Tag Archive | metaphysics

Thanks To Our Veterans

 


Thank You For Your Service

To all veterans Past, Present and Future.
From far away, to here at home.
On active duty or duty served.
We honor your courage and sacrifice.
We extend our gratitude for your commitment.
As we share our thanks and gratitude,
for the freedom you have protected.
Spring © 2014

 

© Springwolfs Hanko

© 2018 Springwolf, D.D., Ph.D. Springwolf Reflections / Springs Haven, LLC. All Rights Reserved.

Advertisements

U.S. Counties Want To Move Halloween

Image from: Megan Granata Upsetting Witches

It happens every year. Some County official somewhere in the U.S., wants to move the observance of Halloween for little Trick-or-Treaters and I suddenly get hundreds of emails from practicing Witches about how this angers them to no end. Litterally, beginning around October 1st, I start receiving emails. By the end of the month I’ve received over 200 when all is said and done.

This year, I’m up to 167 so far. with less than a week to go. Hopefully that means word is getting out. But the general sentiment is often the same,  “What right do these people have to move OUR holiday!” Here’s my question in response, Why are you upset, Halloween IS NOT our holiday?

Whether you use the Gaelic pronunciation “Sow-en”, “Sow-ween”, “Sah-ween” or the Americanized version “Sam-hain” (yes that is an acceptable pronunciation), Samhain is still the biggest holiday on the Pagan Calendar.

Samhain is a Gaelic word, and it translates to “Summer’s End”. It marks the end of the growing season and the transition into Winter. It also marks the Celtic New Year and it is observed with both reverence and of course a big party celebration. Continue reading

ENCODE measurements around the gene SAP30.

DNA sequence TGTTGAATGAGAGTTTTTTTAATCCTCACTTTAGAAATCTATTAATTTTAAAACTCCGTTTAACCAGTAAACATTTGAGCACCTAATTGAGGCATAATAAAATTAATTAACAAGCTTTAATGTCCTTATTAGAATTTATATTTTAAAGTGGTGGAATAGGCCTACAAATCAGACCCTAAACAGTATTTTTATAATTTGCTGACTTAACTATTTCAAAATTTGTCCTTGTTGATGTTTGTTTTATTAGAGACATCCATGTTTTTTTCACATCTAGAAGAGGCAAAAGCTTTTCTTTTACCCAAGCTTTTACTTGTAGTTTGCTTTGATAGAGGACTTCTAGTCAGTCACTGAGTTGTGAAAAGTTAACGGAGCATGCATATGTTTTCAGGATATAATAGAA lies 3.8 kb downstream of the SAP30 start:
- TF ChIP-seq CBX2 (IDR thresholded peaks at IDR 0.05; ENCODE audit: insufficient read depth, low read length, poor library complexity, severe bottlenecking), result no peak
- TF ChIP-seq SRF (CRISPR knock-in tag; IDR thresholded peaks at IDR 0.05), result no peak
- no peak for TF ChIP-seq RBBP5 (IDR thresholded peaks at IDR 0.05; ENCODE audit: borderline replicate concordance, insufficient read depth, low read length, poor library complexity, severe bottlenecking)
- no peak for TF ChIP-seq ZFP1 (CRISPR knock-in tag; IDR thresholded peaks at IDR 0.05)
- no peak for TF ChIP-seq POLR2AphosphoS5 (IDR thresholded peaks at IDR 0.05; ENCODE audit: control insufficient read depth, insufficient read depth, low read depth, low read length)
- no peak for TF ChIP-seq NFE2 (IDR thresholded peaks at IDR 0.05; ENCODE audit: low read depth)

Merry Lughnasadh or Imbolg!

Arctic Wolf Fire

“Arctic Wolf Fire”
By Tom-in-Silence

The Summer Fire Festival

It’s time for the first of the Harvest Festivals, we know it as Lughnasadh for Celtic paths. Also known as the summer fire festival it is always a fun event to honor the changing seasons!

As with most things on the pagan calendar, different traditions celebrate and recognize seasonal festivals at different times of the year. Here in the northern Hemisphere, Lughnasadh is recognized on August 1st or 2nd.  It’s the time to recognize and honor Gratitude, Abundance, and bring things to Fruition (Getting it done!)

In the Southern Hemisphere this is the time for Imbolg, the Festival of Lights, when honoring the goddess Brigid and Purification, Initiation, and Dedication to one’s path is recognized.

There are many ways to give thanks and honor during this 1st harvest festival. It celebrates the warmth of the sun, the rain and the faery folk who help tend to the gardens, flocks and fields. As a Celtic festival of the harvest, what better way to give thanks than to prepare a meal with the harvest of your own garden.

Which ever holiday you observe, may it be a wonderful and blessed celebration!

From all of us here to all of you;
Merry Lughnasadh & Imbolg!!
Springwolf   🐾

© Springwolfs Hanko